Have you ever been offended by a Christian brother or sister and had a hard time letting it go? You pray about it and try to give it to the Lord, yet you find yourself dwelling on it and experiencing unwanted emotions of hurt, anger and resentment. This happens to every one of us, but it’s what we choose to do about it that makes the difference between a loving heart and a bitter heart. So, what should our attitude and actions be when we are offended by a fellow believer: righteous indignation, retribution, denying our feelings and nobly looking past the offense? Well, Matthew 18:15-17 explains a pattern of conduct to follow when we find ourselves in this situation.
In the preceding verses Jesus teaches us the importance of being humble followed by a strong admonition not to give offense. These two points are the foundation we need to build on when we begin to apply the first step – “Moreover if your brother sins against you, go and tell him his fault between you and him alone. If he hears you, you have gained your brother.” The goal of confrontation must be restoration. A humble heart and an approach that does not bring offense are required. If we desire to simply “set the record straight” or to make the other person aware of their shortcomings we are off target. We are reminded by Ephesians 4:15 to speak the truth in love. Jon Courson said it this way, “Love without truth is hypocrisy. But truth without love is brutality.” The scripture tells us to “go and tell him his fault between you and him alone.” This means without first complaining or gossiping about it to others. But, what does “sins against you” mean? Are we to confront our brothers and sisters every time we feel offended? I don’t think so. I believe we need to examine our hearts closely because sometimes the entire problem is contained therein. King David said it like this, “Search me, O God, and know my heart; try me, and know my anxieties; and see if there is any wicked way in me, and lead me in the way everlasting.” (Ps 139:23-24)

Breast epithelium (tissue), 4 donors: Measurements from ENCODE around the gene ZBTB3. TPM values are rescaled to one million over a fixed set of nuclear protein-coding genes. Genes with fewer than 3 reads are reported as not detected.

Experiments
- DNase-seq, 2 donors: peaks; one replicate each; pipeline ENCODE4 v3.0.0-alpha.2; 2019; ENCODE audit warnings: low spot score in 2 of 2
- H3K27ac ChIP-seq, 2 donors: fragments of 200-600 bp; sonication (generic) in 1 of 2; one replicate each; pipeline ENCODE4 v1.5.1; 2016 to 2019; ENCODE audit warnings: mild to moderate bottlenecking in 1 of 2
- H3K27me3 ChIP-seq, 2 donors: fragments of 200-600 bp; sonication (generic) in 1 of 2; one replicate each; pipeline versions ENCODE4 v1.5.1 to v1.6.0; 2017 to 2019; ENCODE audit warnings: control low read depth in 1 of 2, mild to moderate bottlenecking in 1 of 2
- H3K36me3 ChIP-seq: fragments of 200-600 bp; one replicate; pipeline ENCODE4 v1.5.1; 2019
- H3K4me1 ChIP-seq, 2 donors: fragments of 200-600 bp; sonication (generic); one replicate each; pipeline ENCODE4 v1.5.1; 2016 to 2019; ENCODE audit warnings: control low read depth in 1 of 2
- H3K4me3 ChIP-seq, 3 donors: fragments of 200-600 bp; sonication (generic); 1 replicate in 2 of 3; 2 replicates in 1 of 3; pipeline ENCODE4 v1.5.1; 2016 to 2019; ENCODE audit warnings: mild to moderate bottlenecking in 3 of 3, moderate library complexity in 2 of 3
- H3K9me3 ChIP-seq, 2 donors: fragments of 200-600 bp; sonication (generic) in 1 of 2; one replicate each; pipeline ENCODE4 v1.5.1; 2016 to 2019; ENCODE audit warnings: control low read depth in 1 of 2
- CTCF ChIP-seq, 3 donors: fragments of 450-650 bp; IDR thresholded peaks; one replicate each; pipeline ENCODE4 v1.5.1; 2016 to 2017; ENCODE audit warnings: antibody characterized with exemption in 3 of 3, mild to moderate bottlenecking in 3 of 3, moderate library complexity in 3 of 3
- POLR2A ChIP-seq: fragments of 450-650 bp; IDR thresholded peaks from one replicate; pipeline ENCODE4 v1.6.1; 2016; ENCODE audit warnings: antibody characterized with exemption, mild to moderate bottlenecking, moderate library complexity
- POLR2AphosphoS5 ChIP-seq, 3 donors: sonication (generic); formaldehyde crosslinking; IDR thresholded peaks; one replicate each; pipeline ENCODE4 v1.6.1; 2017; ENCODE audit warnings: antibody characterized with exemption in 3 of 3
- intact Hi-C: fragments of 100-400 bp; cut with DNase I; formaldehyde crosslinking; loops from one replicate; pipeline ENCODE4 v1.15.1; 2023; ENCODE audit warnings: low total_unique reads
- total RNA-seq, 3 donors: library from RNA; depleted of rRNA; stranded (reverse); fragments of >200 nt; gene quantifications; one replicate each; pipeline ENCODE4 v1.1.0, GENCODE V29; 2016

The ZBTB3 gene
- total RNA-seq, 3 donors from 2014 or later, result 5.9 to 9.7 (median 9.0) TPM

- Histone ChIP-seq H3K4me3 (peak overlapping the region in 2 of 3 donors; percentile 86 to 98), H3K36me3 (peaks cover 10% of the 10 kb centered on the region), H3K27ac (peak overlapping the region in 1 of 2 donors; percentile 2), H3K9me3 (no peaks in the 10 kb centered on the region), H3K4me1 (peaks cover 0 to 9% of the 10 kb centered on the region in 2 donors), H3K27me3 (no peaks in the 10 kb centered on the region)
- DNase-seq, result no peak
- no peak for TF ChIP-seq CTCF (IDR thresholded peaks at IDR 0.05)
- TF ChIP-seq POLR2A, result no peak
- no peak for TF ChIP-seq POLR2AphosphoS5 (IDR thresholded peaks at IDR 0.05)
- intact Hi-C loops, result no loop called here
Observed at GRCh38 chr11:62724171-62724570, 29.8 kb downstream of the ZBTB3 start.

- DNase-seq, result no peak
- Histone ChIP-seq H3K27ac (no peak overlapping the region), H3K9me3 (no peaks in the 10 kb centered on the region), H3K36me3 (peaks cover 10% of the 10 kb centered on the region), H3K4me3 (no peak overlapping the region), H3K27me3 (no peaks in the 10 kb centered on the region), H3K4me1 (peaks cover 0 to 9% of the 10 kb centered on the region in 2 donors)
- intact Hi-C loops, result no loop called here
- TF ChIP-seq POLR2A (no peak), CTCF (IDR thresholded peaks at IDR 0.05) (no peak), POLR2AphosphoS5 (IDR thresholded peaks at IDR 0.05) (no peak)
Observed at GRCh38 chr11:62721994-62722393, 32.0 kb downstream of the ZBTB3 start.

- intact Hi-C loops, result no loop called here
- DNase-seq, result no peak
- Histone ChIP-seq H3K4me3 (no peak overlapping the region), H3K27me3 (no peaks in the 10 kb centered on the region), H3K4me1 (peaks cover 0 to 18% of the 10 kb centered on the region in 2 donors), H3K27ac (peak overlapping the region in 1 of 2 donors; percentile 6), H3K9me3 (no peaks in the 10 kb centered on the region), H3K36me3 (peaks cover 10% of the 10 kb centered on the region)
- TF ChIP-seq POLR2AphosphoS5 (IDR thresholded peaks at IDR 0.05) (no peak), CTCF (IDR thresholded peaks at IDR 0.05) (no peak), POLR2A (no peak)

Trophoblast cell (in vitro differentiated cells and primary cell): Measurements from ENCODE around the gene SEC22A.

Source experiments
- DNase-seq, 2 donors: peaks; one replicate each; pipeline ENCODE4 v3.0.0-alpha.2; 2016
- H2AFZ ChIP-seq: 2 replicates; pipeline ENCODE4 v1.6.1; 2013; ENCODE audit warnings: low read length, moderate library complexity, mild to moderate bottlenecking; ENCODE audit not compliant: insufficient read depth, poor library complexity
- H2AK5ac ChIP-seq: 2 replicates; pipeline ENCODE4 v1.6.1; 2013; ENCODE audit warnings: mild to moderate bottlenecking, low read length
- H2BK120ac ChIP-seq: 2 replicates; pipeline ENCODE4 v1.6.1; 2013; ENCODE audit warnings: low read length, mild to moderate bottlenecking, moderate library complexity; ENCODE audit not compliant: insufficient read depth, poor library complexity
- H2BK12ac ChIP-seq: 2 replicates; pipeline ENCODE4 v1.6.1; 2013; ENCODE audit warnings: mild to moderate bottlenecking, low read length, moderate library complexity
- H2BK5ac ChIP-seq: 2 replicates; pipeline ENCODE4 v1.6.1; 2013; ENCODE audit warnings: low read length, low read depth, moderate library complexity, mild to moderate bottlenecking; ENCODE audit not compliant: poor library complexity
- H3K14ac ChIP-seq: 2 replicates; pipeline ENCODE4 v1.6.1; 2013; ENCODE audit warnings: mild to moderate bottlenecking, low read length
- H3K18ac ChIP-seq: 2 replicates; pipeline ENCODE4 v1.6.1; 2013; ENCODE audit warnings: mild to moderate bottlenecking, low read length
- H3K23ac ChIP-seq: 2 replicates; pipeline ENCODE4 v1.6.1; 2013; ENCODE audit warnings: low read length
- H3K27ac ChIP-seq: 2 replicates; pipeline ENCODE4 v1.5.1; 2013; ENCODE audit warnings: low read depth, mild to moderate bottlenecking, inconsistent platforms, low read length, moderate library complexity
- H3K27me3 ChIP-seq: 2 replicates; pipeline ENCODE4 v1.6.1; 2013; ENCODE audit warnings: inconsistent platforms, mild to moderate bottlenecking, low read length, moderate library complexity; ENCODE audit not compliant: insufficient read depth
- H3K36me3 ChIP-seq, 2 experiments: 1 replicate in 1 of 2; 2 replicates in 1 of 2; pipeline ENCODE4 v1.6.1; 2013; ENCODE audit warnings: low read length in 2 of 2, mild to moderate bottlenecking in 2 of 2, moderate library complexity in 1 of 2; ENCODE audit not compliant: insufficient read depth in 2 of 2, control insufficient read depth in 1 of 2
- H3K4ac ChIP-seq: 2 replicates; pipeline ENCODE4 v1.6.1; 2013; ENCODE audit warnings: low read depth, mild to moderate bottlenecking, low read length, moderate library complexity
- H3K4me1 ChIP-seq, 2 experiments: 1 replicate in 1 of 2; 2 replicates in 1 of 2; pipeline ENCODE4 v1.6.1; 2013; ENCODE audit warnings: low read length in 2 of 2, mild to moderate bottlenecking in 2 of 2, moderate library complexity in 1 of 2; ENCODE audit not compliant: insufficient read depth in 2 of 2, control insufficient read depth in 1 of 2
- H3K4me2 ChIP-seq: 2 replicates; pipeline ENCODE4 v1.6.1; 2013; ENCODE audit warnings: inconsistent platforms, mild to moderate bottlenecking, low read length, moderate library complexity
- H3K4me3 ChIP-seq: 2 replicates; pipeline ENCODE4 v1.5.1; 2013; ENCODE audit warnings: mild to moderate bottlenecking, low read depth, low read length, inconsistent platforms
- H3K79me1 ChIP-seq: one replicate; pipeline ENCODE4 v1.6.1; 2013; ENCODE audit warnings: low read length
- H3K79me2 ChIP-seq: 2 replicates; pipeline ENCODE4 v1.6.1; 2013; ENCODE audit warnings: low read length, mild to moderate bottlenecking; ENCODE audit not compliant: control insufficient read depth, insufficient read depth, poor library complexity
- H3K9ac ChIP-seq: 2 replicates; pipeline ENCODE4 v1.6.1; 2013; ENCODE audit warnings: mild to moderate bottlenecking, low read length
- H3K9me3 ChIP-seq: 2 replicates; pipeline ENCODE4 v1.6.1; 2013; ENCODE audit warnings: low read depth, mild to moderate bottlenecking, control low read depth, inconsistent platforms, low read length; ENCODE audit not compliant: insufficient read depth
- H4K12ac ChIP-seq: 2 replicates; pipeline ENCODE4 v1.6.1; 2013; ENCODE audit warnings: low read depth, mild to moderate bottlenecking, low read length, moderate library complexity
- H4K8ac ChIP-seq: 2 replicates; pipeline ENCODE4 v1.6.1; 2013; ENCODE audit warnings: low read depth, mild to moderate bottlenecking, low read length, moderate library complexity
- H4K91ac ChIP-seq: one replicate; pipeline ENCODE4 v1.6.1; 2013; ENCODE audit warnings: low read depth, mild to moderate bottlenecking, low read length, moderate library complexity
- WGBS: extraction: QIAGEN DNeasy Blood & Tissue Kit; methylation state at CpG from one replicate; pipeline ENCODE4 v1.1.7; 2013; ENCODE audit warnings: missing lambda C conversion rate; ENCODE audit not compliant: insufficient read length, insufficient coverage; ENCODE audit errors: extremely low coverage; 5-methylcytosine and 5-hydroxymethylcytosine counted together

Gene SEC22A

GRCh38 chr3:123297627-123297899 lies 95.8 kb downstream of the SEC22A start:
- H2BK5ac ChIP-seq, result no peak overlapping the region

We need to be prayerful about how to handle each situation and develop a balance between confrontation and bearing with one another. Sometimes we just need to ask God to help us see the other person through His eyes, to help us extend His grace to them and to use the circumstances to grow the Fruits of the Spirit in us.
The next time you’re faced with this situation, and there will be a next time, remember you have a choice you can ask God to help you confront in love for the purpose of restoration or you can ask God to help you grow in patience, longsuffering, kindness and gentleness. There is a third option – you can gossip, retaliate and harbor bitterness. I don’t recommend the last option though.